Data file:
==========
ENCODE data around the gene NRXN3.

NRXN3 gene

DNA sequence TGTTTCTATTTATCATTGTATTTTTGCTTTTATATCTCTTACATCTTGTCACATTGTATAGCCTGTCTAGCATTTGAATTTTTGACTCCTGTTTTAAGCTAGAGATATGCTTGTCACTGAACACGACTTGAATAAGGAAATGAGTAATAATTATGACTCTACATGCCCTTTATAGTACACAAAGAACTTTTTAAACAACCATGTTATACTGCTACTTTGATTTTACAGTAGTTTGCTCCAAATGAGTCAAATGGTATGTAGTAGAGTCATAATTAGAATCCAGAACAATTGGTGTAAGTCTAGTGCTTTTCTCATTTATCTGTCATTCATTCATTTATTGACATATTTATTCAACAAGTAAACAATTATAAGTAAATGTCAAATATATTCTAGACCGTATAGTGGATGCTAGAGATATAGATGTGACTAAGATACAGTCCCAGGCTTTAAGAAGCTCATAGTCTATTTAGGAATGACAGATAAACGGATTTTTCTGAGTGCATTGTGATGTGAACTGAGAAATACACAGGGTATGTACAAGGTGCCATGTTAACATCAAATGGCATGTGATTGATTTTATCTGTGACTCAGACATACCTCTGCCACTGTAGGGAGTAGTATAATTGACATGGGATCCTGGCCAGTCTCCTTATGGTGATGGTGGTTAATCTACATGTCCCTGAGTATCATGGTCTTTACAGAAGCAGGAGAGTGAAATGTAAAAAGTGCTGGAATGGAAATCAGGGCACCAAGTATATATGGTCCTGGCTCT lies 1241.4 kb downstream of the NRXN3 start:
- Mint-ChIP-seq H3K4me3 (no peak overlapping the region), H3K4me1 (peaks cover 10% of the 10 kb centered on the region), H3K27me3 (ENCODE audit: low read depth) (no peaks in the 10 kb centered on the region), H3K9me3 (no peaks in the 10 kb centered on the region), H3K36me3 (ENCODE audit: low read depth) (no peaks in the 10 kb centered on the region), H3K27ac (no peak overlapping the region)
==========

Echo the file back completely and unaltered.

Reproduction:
ENCODE data around the gene NRXN3.

NRXN3 gene

DNA sequence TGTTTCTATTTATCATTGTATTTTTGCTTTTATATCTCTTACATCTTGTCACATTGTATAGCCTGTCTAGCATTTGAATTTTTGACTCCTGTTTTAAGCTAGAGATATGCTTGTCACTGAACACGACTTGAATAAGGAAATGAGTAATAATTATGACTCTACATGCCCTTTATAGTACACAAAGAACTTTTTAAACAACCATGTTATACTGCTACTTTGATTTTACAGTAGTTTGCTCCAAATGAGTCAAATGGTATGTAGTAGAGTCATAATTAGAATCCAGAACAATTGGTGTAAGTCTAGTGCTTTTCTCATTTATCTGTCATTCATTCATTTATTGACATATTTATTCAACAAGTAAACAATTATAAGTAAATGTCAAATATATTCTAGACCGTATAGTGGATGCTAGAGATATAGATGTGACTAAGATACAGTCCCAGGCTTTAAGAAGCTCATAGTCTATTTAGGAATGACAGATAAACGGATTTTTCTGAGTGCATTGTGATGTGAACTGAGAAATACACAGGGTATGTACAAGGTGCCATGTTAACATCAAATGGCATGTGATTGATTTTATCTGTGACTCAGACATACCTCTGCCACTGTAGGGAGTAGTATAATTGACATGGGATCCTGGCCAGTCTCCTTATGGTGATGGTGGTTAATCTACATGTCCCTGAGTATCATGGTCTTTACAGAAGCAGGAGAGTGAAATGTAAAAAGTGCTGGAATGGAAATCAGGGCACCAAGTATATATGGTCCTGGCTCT lies 1241.4 kb downstream of the NRXN3 start:
- Mint-ChIP-seq H3K4me3 (no peak overlapping the region), H3K4me1 (peaks cover 10% of the 10 kb centered on the region), H3K27me3 (ENCODE audit: low read depth) (no peaks in the 10 kb centered on the region), H3K9me3 (no peaks in the 10 kb centered on the region), H3K36me3 (ENCODE audit: low read depth) (no peaks in the 10 kb centered on the region), H3K27ac (no peak overlapping the region)